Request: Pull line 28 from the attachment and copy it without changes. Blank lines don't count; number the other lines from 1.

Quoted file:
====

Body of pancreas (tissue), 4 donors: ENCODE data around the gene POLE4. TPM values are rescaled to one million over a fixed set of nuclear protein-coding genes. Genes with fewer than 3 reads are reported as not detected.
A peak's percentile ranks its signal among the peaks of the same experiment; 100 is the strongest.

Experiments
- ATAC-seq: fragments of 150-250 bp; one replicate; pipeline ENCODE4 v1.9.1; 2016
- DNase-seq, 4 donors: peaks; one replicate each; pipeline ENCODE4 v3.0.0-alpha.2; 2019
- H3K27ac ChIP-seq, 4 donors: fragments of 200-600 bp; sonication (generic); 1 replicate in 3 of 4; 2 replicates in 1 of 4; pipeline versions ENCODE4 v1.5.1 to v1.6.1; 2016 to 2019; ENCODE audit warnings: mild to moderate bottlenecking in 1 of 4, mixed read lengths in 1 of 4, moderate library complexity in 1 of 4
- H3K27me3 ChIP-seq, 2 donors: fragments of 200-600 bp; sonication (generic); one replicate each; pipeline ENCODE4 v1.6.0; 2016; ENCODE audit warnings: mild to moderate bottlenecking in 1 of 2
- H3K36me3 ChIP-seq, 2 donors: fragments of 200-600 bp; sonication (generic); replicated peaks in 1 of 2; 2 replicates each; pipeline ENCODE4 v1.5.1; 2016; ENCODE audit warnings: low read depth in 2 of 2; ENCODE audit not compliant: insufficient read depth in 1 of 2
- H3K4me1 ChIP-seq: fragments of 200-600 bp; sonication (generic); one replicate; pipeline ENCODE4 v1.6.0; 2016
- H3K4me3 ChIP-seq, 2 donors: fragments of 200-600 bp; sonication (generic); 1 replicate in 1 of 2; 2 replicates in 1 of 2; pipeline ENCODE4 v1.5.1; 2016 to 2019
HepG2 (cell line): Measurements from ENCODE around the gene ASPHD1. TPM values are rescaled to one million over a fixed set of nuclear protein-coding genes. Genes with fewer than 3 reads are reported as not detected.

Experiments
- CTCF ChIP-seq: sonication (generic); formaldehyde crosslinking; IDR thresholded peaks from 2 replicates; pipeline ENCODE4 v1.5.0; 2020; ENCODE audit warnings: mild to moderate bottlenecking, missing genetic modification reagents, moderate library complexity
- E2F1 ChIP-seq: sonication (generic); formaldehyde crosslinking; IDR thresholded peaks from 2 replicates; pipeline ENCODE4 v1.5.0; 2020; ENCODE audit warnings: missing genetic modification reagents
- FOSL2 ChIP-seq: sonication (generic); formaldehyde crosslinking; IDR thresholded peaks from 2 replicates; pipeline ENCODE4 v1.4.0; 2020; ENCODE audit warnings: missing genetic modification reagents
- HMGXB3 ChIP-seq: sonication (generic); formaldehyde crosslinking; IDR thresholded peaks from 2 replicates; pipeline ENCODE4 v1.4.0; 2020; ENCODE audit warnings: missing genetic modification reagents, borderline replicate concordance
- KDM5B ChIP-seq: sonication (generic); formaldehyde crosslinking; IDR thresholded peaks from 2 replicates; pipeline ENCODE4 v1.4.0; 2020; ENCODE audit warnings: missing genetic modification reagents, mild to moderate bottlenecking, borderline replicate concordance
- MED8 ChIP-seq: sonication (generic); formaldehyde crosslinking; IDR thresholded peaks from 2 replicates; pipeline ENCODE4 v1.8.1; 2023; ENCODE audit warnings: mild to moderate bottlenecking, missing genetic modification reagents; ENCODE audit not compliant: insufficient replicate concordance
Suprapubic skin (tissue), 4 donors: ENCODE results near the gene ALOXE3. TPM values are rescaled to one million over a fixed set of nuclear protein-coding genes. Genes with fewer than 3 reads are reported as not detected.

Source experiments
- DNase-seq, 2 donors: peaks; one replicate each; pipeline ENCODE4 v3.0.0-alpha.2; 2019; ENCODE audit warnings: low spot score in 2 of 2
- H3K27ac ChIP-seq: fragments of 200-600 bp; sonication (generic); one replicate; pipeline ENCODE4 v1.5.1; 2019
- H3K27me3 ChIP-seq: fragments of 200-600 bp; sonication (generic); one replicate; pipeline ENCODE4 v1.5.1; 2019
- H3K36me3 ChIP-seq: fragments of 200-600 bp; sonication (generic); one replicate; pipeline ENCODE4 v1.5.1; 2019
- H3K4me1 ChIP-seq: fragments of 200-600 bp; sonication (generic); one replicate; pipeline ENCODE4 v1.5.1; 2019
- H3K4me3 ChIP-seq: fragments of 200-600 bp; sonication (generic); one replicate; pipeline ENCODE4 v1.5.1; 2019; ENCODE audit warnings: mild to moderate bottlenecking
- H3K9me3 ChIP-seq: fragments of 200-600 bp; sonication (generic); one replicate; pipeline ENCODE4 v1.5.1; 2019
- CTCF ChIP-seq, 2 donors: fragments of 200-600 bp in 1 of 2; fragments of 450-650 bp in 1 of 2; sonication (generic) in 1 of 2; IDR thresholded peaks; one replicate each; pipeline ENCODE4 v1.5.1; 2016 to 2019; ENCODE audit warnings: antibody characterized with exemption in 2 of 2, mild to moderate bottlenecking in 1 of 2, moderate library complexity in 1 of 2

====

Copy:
- CTCF ChIP-seq, 2 donors: fragments of 200-600 bp in 1 of 2; fragments of 450-650 bp in 1 of 2; sonication (generic) in 1 of 2; IDR thresholded peaks; one replicate each; pipeline ENCODE4 v1.5.1; 2016 to 2019; ENCODE audit warnings: antibody characterized with exemption in 2 of 2, mild to moderate bottlenecking in 1 of 2, moderate library complexity in 1 of 2